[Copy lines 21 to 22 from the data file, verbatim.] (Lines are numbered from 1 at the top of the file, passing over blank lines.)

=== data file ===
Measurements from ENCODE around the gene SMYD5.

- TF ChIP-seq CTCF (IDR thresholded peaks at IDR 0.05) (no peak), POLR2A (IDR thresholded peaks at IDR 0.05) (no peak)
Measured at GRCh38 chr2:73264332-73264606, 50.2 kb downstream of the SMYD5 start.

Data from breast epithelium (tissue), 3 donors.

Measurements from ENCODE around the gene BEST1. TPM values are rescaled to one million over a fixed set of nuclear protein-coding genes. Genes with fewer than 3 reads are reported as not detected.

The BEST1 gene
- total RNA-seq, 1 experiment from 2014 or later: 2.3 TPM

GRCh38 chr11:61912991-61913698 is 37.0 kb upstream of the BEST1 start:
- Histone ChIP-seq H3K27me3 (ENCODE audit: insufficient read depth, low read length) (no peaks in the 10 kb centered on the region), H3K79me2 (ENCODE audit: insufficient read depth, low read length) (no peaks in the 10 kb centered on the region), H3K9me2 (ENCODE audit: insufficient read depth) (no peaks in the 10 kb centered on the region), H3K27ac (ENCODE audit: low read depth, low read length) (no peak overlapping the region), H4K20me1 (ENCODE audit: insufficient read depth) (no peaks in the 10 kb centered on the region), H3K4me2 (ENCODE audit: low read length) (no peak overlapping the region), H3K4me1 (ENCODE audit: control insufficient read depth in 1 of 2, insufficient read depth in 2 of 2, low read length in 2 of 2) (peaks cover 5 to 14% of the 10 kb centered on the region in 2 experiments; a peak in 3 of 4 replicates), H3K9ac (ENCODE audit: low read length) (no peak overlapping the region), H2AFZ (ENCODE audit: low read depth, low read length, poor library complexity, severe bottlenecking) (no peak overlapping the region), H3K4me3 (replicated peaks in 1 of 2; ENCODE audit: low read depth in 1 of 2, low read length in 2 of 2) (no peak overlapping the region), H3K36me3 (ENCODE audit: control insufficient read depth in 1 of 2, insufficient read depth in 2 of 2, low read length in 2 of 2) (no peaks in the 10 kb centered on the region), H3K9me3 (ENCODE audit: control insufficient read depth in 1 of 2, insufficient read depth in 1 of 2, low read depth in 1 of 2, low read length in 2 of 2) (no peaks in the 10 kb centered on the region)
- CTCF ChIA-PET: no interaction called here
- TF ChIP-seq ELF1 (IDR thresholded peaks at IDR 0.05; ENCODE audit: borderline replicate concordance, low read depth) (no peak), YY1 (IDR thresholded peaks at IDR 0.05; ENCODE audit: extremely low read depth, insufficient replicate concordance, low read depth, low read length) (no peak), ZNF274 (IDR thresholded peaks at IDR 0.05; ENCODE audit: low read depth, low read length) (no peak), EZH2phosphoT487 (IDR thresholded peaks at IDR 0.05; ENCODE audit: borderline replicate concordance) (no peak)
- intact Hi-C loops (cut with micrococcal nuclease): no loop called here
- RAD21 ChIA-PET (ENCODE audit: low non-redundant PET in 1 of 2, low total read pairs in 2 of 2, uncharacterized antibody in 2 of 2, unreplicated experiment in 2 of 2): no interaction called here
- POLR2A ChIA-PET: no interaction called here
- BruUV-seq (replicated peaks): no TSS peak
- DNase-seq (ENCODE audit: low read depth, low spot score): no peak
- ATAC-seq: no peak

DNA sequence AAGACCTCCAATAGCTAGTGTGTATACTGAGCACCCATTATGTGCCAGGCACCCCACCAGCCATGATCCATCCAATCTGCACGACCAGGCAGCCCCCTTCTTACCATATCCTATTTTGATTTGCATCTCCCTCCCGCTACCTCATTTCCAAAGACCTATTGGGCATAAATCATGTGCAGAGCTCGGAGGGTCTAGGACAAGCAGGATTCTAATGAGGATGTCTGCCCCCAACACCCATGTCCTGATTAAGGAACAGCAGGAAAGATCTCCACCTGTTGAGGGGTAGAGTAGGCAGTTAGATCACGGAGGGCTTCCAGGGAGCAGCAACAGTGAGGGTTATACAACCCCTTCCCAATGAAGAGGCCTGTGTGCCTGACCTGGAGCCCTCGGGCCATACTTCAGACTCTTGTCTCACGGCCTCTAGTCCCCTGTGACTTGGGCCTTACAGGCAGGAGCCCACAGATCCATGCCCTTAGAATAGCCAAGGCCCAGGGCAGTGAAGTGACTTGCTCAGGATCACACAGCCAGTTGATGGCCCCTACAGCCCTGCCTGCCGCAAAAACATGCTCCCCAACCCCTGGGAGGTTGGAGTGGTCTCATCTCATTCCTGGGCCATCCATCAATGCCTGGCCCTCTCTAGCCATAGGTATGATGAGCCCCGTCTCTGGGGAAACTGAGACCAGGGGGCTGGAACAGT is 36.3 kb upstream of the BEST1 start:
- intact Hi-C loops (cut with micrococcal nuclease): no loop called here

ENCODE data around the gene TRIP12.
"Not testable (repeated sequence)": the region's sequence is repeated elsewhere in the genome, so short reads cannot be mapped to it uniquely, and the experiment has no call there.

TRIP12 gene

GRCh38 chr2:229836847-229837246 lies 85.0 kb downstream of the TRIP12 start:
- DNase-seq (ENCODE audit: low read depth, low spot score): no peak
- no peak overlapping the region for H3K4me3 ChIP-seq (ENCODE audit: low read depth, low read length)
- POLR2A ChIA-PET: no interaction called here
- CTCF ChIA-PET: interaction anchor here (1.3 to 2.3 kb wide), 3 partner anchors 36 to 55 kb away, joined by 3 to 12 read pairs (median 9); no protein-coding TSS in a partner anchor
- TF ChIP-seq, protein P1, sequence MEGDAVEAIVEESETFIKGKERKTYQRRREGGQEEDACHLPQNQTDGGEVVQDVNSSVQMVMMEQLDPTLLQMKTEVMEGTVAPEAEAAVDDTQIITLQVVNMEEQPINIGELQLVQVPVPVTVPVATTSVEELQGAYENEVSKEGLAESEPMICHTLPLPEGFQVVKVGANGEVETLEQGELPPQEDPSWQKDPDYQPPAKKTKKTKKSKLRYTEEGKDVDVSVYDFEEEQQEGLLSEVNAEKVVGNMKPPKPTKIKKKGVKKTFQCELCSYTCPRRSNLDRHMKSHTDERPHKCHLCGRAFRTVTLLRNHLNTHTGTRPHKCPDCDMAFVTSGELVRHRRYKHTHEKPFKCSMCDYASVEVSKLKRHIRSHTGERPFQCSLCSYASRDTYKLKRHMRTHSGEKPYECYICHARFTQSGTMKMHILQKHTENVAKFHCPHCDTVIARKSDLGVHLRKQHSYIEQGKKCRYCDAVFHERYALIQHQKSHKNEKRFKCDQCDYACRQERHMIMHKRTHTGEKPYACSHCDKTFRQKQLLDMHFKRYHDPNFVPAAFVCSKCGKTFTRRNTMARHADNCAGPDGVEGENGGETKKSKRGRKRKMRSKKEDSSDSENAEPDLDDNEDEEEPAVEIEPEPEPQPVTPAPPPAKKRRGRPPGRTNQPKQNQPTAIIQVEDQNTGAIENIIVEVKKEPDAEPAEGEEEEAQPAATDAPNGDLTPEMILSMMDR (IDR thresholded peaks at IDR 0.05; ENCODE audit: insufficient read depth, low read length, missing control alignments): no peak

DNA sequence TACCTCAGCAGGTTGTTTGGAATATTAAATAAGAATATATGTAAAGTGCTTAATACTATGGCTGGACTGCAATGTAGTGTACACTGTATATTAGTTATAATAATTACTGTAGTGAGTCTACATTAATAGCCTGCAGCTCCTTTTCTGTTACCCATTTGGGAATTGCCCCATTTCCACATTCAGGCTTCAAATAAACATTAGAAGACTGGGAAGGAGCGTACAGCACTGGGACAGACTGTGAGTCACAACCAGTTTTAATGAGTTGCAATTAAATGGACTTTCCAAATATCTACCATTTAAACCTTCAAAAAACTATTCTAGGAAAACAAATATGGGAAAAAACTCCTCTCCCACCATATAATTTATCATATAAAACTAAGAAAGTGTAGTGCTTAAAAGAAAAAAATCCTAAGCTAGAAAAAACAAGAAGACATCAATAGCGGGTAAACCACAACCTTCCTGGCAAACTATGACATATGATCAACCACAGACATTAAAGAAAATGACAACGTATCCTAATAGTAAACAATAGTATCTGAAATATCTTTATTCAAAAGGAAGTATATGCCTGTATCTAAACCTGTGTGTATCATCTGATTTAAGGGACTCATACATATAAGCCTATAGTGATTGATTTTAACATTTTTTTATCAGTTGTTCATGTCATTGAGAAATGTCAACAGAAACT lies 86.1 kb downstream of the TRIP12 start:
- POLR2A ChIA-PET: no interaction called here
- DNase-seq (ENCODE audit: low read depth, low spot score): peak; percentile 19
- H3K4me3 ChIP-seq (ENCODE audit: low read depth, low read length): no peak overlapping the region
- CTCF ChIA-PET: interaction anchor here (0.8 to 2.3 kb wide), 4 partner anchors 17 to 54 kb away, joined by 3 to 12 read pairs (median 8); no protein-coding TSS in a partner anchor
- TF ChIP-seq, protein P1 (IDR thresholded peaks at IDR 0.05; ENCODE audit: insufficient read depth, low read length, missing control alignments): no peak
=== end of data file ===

"Not testable (repeated sequence)": the region's sequence is repeated elsewhere in the genome, so short reads cannot be mapped to it uniquely, and the experiment has no call there.

TRIP12 gene